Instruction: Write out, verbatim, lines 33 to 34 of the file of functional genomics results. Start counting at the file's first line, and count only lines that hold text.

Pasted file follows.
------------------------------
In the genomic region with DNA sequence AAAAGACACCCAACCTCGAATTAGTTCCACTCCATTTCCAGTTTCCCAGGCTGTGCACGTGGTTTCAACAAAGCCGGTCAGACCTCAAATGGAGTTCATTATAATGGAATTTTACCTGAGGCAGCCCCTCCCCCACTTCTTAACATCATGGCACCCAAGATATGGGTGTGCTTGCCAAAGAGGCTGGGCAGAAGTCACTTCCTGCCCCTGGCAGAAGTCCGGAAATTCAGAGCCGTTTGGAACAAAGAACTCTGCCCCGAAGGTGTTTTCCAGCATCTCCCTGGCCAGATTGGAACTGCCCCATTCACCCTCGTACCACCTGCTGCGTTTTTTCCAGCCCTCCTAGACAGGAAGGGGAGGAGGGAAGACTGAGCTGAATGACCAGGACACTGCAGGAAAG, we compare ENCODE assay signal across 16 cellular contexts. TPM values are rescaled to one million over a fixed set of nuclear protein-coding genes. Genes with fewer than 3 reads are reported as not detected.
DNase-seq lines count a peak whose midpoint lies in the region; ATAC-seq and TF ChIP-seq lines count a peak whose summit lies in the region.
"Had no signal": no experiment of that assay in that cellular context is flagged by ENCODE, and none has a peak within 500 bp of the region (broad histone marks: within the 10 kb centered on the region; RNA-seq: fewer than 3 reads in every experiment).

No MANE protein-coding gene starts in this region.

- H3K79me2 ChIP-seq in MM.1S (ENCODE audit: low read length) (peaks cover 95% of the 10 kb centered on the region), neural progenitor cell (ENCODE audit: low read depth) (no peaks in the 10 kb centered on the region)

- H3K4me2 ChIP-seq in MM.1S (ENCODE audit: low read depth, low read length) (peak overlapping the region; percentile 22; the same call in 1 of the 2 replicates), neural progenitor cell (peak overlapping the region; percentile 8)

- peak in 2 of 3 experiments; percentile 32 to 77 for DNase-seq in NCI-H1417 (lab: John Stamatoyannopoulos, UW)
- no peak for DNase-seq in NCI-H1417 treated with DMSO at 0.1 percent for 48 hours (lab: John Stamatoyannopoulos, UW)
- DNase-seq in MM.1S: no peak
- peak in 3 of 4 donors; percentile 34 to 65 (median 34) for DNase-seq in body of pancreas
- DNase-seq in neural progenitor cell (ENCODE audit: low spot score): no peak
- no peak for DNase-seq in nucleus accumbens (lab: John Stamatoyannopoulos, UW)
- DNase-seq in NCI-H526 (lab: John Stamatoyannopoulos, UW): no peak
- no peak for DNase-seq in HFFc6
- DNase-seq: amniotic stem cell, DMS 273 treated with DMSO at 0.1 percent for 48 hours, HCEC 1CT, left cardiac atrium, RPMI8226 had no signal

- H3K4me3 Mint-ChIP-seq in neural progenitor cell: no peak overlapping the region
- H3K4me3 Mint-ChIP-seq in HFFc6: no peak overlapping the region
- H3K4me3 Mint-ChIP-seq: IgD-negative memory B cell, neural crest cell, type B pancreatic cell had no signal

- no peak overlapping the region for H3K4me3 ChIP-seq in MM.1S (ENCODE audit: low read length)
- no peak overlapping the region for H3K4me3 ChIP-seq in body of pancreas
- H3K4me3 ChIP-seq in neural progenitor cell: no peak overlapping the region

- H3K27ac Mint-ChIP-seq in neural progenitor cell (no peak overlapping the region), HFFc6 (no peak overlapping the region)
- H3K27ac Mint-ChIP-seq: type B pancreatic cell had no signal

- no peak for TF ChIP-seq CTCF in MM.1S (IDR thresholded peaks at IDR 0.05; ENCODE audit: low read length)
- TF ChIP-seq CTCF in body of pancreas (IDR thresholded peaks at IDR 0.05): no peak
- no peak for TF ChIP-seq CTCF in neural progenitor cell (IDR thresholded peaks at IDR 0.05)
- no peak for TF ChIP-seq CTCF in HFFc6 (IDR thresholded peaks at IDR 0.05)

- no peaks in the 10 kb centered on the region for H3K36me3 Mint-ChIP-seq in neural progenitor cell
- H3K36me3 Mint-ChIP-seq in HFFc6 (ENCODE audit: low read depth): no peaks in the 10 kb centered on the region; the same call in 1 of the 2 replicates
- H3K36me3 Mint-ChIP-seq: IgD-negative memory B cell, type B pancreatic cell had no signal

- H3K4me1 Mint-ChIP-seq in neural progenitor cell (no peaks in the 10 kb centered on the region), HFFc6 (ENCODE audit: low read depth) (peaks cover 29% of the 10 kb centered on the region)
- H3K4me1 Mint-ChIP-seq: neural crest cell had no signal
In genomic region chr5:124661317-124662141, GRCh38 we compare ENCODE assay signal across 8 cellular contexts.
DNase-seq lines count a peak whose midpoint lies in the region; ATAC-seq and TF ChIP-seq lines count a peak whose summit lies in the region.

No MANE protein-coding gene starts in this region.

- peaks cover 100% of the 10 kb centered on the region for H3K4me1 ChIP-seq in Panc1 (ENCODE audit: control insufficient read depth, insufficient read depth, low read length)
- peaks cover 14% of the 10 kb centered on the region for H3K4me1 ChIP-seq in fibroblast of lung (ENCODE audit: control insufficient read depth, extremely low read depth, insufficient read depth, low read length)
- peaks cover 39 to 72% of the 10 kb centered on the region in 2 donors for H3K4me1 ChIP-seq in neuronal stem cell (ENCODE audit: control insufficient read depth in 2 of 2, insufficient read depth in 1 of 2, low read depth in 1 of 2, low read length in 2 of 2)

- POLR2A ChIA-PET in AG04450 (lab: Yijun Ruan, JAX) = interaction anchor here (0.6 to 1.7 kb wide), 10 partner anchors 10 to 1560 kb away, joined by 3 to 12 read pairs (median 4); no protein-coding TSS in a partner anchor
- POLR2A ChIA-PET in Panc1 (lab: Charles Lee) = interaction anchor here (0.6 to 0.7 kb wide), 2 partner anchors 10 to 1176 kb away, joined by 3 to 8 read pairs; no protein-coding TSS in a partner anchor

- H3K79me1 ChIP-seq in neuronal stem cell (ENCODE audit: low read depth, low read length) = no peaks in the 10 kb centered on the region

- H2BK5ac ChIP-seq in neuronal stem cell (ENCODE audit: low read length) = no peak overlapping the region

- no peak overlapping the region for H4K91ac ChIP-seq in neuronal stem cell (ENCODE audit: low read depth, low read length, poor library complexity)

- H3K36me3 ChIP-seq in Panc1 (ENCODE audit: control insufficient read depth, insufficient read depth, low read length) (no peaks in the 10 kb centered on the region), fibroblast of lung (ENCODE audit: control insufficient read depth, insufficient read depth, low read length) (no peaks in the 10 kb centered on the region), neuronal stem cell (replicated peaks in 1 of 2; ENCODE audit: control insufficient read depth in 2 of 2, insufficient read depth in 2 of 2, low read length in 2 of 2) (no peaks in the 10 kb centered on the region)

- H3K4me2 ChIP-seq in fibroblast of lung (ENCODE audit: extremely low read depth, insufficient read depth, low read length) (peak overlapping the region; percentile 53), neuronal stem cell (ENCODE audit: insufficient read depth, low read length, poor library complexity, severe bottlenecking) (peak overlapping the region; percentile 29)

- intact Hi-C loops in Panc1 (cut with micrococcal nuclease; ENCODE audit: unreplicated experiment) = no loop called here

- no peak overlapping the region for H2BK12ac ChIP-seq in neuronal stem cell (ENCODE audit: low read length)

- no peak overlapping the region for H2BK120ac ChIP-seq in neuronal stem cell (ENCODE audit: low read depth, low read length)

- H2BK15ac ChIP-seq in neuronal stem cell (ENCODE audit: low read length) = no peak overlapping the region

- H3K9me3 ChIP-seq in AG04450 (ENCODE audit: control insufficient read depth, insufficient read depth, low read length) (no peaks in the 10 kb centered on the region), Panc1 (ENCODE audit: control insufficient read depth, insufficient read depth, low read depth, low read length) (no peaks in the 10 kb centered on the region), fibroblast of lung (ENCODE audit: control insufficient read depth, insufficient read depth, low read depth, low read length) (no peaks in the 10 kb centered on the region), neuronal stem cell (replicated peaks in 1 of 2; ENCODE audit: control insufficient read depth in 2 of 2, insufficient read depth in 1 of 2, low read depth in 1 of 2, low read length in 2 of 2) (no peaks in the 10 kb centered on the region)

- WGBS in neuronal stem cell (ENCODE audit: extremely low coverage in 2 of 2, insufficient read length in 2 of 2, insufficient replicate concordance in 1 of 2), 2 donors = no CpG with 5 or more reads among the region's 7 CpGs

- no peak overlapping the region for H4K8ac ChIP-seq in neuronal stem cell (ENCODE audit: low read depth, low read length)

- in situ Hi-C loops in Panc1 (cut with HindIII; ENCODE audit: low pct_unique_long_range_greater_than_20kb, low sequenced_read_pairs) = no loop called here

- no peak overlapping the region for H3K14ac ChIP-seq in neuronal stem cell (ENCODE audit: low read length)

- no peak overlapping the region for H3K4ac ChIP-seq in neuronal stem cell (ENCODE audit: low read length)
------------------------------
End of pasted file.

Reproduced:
In genomic region chr5:124661317-124662141, GRCh38 we compare ENCODE assay signal across 8 cellular contexts.
DNase-seq lines count a peak whose midpoint lies in the region; ATAC-seq and TF ChIP-seq lines count a peak whose summit lies in the region.